China has announced fresh measures to ensure substandard drugs are stopped from reaching stores as it works to salvage its credibility following a raft of safety scandals, state press reported Thursday.
The nation's food and drug watchdog will have to abide by new regulations to improve transparency in the approval process of medicines and curb corruption within the industry, the China Daily reported.
"Transparency is the enemy of corruption. That's why we have introduced the new regulations," the paper cited the deputy chief of the State Food and Drug Administration, Wu Zhen, as saying.
Wu's comments came after the former head of the administration Zheng Xiaoyu was executed Tuesday following his conviction for bribe-taking to approve hundreds of medicines, some of which proved dangerous.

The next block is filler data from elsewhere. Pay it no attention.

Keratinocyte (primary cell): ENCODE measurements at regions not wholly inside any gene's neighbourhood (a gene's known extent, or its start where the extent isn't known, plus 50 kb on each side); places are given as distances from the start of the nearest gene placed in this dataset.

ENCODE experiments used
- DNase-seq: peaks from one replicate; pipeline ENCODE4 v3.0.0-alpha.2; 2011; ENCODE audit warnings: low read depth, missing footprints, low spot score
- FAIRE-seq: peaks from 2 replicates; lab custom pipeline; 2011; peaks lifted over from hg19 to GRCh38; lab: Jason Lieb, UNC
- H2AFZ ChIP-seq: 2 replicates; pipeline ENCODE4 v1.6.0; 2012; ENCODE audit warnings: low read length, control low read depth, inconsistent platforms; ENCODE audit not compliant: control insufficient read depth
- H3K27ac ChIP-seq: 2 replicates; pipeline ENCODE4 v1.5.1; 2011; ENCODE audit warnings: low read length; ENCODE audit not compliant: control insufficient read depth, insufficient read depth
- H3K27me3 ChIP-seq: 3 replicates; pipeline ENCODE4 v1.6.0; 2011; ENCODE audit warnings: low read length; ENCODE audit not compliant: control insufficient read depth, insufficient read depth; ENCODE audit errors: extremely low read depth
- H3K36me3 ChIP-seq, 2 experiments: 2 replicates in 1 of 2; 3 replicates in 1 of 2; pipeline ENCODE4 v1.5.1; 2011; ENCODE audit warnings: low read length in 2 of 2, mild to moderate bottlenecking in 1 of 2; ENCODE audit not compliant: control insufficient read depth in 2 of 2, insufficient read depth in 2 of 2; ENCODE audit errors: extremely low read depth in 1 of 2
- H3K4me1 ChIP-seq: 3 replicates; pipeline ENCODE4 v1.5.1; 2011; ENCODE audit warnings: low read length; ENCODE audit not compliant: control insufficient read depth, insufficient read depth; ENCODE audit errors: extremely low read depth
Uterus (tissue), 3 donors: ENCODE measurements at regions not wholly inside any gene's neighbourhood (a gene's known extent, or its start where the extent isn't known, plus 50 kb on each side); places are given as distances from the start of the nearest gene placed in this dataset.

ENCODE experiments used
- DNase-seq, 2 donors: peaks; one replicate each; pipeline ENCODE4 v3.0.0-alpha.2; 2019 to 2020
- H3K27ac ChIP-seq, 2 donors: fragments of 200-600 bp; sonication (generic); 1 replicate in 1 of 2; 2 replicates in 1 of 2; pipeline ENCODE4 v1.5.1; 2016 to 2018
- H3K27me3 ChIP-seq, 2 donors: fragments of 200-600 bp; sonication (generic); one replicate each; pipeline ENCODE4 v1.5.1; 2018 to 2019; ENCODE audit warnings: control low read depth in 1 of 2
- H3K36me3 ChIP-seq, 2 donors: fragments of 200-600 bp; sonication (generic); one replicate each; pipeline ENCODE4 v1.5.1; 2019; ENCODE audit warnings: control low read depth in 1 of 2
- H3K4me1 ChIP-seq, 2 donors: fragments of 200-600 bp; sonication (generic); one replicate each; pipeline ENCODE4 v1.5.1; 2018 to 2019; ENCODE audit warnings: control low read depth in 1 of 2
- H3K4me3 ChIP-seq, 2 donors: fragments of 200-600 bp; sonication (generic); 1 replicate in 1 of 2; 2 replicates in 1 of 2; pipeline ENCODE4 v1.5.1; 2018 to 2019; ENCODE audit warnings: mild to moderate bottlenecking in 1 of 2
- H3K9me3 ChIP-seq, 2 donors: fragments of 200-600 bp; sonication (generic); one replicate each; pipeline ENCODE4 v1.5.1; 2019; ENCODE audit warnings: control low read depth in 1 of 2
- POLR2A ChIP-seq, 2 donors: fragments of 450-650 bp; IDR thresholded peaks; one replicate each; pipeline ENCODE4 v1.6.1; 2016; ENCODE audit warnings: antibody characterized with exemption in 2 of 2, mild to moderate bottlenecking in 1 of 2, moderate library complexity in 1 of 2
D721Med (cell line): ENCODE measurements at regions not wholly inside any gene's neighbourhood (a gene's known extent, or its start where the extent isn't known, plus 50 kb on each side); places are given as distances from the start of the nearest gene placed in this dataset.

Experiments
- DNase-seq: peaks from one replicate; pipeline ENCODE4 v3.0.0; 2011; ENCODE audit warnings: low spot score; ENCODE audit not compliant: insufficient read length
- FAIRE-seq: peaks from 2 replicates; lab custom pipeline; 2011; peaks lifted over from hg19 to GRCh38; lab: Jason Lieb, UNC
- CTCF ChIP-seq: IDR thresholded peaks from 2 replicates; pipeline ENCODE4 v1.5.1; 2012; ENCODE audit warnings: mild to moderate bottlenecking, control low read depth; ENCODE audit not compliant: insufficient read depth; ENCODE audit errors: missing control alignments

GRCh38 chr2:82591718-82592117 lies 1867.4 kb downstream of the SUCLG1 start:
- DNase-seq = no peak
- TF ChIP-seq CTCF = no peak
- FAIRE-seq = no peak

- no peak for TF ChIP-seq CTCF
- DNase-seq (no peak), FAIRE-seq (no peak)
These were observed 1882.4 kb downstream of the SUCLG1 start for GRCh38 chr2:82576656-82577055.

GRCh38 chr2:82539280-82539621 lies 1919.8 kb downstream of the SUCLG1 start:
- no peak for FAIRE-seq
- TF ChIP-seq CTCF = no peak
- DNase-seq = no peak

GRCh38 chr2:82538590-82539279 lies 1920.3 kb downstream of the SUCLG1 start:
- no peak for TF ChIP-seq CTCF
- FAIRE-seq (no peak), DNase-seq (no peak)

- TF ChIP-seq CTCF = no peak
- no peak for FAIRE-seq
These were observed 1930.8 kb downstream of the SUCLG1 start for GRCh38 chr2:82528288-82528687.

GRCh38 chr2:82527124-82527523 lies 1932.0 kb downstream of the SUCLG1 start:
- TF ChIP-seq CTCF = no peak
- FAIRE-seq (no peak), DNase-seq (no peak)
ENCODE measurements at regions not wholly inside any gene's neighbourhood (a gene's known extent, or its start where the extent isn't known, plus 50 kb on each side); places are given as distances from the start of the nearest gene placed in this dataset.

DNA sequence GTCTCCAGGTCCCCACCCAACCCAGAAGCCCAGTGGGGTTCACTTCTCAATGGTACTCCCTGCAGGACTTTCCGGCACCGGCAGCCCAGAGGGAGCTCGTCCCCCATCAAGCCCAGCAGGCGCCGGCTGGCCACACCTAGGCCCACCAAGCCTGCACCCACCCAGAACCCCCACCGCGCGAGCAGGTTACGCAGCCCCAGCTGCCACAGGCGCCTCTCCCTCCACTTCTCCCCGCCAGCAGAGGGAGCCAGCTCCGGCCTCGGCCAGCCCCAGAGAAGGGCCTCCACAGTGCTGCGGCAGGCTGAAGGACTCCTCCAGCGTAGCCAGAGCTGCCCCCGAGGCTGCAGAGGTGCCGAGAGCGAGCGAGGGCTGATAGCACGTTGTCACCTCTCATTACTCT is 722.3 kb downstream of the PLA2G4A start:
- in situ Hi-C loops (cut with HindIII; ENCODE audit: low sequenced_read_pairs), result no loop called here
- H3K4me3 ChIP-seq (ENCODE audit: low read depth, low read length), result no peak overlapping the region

Zheng's case has come to symbolise the rampant graft and dishonesty in the country's product-safety systems which have raised alarm both in China and overseas.
The new regulations call for a panel of experts to approve new drugs, more transparent drug approval procedures, greater inspections of pharmaceutical factories and bigger fines for companies that flout the law, the paper said.
"In a renewed effort to ensure drug safety and salvage its credibility, China's drug watchdog announced revised methods... as part of the national crusade on restoring public confidence in the entire sector," the paper said in a separate editorial.
Despite such hopes, other Chinese officials were not so upbeat in the prospects of solving the problems.
"China is in a time of serious food safety risks and our task of fixing this is extremely arduous. Despite some recent improvements, the food safety outlook is no cause for optimism," Sun Xianze, head of the administration's food safety coordination department, said last week.